The design of a decentralized sewage treatment system as part of a drainage scheme which conserves water has been engineered conceptually for one neighbourhood of about 250 families. This system is to be extended to cover the whole of Aya Nagar, the colony as well as the village, and will require further surveys, community mobilization, and schematic design. As the number of neighborhoods increase from one to eleven, the complexity of the exercise is also likely to increase, and the resources required will probably increase by a factor of ten.

b) Issues of urban form

In the twentieth century we have created in India two new planned cities, New (Imperial) Delhi and Chandigarh, which have had a powerful impact on contemporary urban development policy. We have had the opportunity to study the development of New Delhi for nearly a hundred years and of Chandigarh for over fifty years. And although the designer of Chandigarh was the most influential thinker and practitioner of architecture and urbanism in the twentieth century, it is now fairly clear that neither of these cities offer an inclusive and sustainable model for urbanization in the sub­continent. It is, however, remarkable that almost all contemporary urban development in independent India, until very recently, is theoretically based on the Chandigarh model.

With the opening of the Indian economy to global trade, a new model of urban morphology starts to dominate the thinking of our urban planners and architects. An example of this is the new development of Gurgaon. This may be the pattern preferred by the most affluent sections of the metropolitan cities, but there can be no doubt in most people’s minds that this pattern cannot be extended to provide an environmentally viable or inclusive solution for the huge urbanizing population of our country.

A somewhat different urban scenario is emerging where the 'other half' is building 'spontaneous' settlements which are extensions of the existing 'planned' or 'organically evolved' parts of our cities. Spontaneous urban settlements do not have a visually cohesive pattern, but they borrow ideas from the other 'types' to provide a radically eclectic mix of built form. To the casual observer this pattern may be described at best as 'chaotic' and at worst as' wretched and slummy'. However first hand experience of living in one such settlement for a decade has shown that there are many hidden benefits, such as greater autonomy in building and maintenance, enhanced conviviality, improved social and individual security, and reduced dominance of vehicular transport on the roads.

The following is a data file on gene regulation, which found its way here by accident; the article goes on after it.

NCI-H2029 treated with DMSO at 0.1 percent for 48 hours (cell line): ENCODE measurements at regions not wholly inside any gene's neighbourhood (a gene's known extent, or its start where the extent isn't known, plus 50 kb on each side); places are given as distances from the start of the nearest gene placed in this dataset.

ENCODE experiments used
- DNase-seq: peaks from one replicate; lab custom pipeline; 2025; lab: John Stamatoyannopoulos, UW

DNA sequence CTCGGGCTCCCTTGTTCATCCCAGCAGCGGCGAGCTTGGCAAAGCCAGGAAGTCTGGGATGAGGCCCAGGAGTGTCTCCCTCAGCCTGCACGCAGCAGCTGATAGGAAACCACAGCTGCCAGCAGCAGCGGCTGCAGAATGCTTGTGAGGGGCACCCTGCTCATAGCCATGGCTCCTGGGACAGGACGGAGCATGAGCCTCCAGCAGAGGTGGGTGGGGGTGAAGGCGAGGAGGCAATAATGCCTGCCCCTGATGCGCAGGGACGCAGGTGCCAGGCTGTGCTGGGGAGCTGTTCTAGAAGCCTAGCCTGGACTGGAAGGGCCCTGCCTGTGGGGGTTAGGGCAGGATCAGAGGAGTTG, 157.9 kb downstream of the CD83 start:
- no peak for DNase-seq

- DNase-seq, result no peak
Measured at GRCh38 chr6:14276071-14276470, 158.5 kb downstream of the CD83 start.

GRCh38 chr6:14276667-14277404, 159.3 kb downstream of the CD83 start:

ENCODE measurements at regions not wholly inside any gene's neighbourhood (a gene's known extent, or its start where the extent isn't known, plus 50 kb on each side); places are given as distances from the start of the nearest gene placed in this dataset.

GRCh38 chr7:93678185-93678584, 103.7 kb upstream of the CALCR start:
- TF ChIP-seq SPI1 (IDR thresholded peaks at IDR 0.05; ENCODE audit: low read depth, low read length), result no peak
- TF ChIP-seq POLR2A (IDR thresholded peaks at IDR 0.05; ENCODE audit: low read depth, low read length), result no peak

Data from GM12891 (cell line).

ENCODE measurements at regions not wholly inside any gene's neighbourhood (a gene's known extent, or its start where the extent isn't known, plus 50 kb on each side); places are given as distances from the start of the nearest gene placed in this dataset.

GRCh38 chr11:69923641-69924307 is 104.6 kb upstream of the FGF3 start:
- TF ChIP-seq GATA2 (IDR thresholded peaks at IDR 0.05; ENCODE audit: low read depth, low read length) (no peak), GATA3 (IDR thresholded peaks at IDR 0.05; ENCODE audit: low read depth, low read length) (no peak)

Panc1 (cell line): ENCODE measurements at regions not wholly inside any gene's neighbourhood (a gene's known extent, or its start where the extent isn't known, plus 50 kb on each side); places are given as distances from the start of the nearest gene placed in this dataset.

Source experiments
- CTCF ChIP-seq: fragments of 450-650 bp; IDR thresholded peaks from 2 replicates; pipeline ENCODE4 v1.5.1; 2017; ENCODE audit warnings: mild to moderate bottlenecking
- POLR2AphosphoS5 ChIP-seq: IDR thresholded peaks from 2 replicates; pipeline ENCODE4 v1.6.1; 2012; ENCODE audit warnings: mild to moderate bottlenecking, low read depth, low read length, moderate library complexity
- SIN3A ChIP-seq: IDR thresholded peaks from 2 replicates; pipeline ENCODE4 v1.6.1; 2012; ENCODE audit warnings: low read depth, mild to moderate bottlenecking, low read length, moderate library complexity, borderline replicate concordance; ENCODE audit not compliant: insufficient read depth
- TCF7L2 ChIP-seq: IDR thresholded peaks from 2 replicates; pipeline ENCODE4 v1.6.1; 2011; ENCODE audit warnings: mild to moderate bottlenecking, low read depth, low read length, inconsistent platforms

These are the most obvious advantages of such an urban environment. The most glaring disadvantage is the lack of public sanitation provisions, and the incompetently engineered electricity distribution.

Compared with the patterns preferred by official urban planners and the social elite, we believe that the urban pattern found in such spontaneous settlements is more sustainable in terms of environmental structure, a vastly reduced carbon footprint, and is more inclusive of social and economic diversity. However this belief is yet to be confirmed by empirical testing/verification in the second phase of the Aya Nagar Development Project.